Electric Dreams

Dream Trek

Psychic-Creative Dreaming

Linda Lane Magallón

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 Magallón, Linda Lane (1997 October). DREAM TREK: Psychic-Creative Dreaming. Column. Electric Dreams 4(10). Retrieved July 26, 2000 from Electric Dreams on the World Wide Web: http://www.dreamgate.com/electric-dreams


I started recording my dreams in 1982 but it took over a year for me to realize that I was having psychic ones. A couple of them were useful; a few were intriguing. But others were confusing and some were downright disturbing. I discovered that, in the latter case, I had lots of company. In this culture, the most often reported psychic dream is a negative one. It's a dream of danger, disaster or death.

As the years progressed, I became increasing active concerning my dreams. I was engaged in what Patricia Garfield calls "creative dreaming" That is, I was doing deliberate dreaming, dreaming with intention. And I soon learned that many dreamworkers have problems with the idea of "controlling your dreams." They believe it has dangerous results for your psyche. At the very least, they think, you lose the benefit of pristine messages from your Inner Self. At the most, well, nobody has ever actually said that you might go crazy...but a few pundits do threaten that intentional psychic dreaming means you've left the straight and narrow path to Spiritual Good.

Under other circumstances, I might have come to the conclusion that, by bringing intention to the realm of psychic dreams, I had opened up Pandora's Box. Surely terrible consequences waited to leap out and grab me like some phantom of the night.

Yet, here I sit, safe, sane and spirited, writing a course about the subject. So, is there anything to the idea that psychic-creative dreaming is bad for you?

Let's step back a bit and look at the big picture. Human beings are not perfect. That means that we are capable of making mistakes, being unprepared and generally screwing up--in every field of human endeavor. We are especially prone in those fields characterized by extreme lack of knowledge and experience. Add emotional immaturity and lack of practice and unwillingness to do our homework, and yes, that can be a recipe for trouble. Fold in mental instability, and the angel cake is guaranteed to fall.

For far too long, psychic dreaming has been a troublesome prospect. For far too long, we have assumed there was nothing we could do about it. Being a helpless, hopeless victim of nightmarish dreams was our fate. So, yes, it's quite possible to collect horror stories about psychic dreaming. And profitable, too: consider how many TV shows are looking for examples. If you want to convince yourself that psychic dreaming can be a problem, it doesn't take much to do it. If you want to scare yourself silly in the process, be my guest.

But I've been through that phase, and, as exciting and dramatic as it can be, in the end, it's just not very much fun. After a while, even trauma gets boring. How exciting, how revealing it was to find out that there is such a thing as an upbeat creative psychic dream.

Nowadays, there's a growing contingent of folks who are beginning to discover that deliberately programming a dream can bring them *more* information from the Inner Self, not less. They are also placing psychic dreams in a safer context; putting psychic and creative together to good effect. The dream net may have been a dream catcher of monsters from the sea of unconscious in the past. But that is changing. The explorers of the leading edge are learning to distinguish between sea serpents and giant squids; between mythic creatures and real dolphins and whales. Life inside the dream is evolving into a better experience because these folks are acting to make it so--on their own. And together.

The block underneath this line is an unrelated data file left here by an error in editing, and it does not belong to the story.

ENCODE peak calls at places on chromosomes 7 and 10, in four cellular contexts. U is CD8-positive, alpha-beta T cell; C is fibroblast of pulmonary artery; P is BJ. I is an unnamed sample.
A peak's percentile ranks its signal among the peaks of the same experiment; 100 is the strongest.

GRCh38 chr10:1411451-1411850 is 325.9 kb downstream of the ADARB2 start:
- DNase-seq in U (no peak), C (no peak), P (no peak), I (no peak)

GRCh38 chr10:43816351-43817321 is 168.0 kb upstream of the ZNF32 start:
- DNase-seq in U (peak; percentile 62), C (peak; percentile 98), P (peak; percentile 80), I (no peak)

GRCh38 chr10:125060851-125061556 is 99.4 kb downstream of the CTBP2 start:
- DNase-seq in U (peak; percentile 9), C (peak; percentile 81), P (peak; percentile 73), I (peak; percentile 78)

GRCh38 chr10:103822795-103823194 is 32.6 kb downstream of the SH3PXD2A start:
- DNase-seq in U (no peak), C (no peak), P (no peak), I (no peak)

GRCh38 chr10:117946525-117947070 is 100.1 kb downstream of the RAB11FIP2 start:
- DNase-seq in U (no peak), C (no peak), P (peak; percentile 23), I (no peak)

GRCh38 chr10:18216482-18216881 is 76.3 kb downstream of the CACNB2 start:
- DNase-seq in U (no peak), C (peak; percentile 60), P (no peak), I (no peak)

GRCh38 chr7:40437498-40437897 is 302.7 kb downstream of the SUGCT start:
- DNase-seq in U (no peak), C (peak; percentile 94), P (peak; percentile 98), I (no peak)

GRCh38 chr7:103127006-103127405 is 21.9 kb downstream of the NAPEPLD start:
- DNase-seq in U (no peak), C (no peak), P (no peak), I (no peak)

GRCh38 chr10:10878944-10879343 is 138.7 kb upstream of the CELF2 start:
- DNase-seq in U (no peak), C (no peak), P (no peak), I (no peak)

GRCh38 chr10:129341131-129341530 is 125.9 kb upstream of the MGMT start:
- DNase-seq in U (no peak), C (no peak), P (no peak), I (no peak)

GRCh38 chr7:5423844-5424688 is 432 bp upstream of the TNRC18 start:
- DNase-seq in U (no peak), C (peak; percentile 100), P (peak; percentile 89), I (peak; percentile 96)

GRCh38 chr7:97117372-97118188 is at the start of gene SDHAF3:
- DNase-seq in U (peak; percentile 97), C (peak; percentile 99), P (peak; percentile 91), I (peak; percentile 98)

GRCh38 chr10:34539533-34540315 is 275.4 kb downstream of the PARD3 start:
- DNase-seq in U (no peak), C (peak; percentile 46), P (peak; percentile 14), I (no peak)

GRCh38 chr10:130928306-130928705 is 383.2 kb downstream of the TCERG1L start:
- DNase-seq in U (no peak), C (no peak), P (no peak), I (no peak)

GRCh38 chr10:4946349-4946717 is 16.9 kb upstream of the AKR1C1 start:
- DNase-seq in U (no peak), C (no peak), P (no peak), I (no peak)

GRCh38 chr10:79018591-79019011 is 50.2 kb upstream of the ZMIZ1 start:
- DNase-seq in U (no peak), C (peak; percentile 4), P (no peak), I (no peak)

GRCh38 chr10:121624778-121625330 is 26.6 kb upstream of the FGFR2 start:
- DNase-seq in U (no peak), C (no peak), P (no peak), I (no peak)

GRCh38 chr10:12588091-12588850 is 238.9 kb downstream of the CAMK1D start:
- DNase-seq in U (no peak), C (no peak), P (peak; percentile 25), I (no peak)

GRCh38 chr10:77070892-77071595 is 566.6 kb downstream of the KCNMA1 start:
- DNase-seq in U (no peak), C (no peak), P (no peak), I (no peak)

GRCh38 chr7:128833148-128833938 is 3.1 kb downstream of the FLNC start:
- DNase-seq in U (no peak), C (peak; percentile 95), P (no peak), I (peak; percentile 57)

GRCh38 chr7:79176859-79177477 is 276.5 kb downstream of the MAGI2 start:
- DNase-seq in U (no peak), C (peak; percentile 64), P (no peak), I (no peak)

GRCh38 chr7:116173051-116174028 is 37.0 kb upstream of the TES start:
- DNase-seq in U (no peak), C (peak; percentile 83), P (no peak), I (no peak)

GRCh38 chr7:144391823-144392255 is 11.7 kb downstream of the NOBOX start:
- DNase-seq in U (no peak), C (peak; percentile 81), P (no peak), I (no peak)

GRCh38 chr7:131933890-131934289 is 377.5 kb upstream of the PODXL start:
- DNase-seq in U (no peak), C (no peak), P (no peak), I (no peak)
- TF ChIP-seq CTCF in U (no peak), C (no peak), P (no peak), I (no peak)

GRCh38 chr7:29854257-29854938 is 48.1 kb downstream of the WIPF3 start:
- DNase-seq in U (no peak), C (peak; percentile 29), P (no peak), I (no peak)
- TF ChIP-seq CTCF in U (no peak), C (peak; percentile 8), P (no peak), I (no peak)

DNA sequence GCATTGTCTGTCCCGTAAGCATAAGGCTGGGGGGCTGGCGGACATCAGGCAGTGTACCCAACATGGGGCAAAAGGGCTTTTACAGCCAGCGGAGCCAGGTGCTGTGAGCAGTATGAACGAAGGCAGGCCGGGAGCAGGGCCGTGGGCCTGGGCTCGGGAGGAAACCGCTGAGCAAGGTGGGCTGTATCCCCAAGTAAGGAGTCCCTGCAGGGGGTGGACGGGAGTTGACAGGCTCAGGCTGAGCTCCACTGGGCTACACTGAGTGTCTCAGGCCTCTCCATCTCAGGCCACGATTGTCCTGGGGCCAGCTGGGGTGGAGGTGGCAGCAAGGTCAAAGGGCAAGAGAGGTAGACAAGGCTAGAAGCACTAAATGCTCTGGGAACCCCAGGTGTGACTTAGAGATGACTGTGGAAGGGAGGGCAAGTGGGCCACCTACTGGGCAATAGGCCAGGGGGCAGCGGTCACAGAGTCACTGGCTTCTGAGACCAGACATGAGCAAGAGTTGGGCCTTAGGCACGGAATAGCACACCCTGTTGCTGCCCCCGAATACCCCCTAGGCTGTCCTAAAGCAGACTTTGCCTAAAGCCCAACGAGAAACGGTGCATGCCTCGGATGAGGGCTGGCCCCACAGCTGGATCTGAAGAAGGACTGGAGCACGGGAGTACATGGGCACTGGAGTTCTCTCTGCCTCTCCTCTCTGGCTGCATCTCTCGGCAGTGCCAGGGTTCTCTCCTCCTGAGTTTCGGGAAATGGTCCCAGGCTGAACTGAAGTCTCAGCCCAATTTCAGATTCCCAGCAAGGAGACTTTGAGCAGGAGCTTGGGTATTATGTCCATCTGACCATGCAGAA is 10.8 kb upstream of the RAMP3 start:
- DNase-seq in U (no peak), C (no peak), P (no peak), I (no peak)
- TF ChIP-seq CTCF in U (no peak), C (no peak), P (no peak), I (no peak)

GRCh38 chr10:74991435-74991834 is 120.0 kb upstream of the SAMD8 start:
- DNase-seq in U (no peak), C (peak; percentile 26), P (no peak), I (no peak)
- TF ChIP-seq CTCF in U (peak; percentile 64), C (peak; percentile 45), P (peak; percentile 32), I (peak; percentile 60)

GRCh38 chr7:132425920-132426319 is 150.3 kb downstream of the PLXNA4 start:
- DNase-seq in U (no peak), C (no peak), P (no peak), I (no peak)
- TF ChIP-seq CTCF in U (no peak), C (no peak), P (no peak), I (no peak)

The strongest reason to bring intention to psychic dreaming is to help co-create user-friendly dreamspace. The creation of the playground of the mind is a crucial step that been lacking in our culture. We need a place to develop and practice psychic skills where we are not intimidated and manipulated by tidal forces we don't understand. In calm waters, we give ourselves the opportunity to befriend those talents and abilities so that they work with us, not against us. Once we establish a safe, sane bay in which to strengthen our psyches, we can launch into further adventures without feeling overwhelmed by the mysteries of a deep sea voyage.

Now, if you stand at the boarding ramp of a new journey, what might your first action be? I can tell you mine. At heart, I'm a scaredy cat. I rarely launch into any new endeavor without considering all the angles and weighing all the odds. On the other hand, I've got Alice's curiosity and a bit of her wonderland lust. I'm willing to heed the call to adventure, as long as it's an acceptable risk. So I looked high and low for all those elements that would make the journey an acceptable risk.

Whether you stand at the dock, cheering on the folks who are intentionally creating user-friendly dreamspace, or whether you join them and become a participant in the process, your dreams will appreciate the fresh new wind that's blowing in from the sea of unconscious. When some night you find that you've activated the dream net, know that there's playground of the mind where you can go to practice psychic skills in a supportive environment. We really do have a choice about the direction we travel, the dreams we build, the nightlife we live. And the sort of company we keep.

(Excerpted from *Psychic-Creative Dreaming,* the Internet course by Linda Lane Magallon. To obtain further information on this course go to http://members.aol.com/caseyflyer/fbnc/fbnc01.htm (Fly-By-Night Club)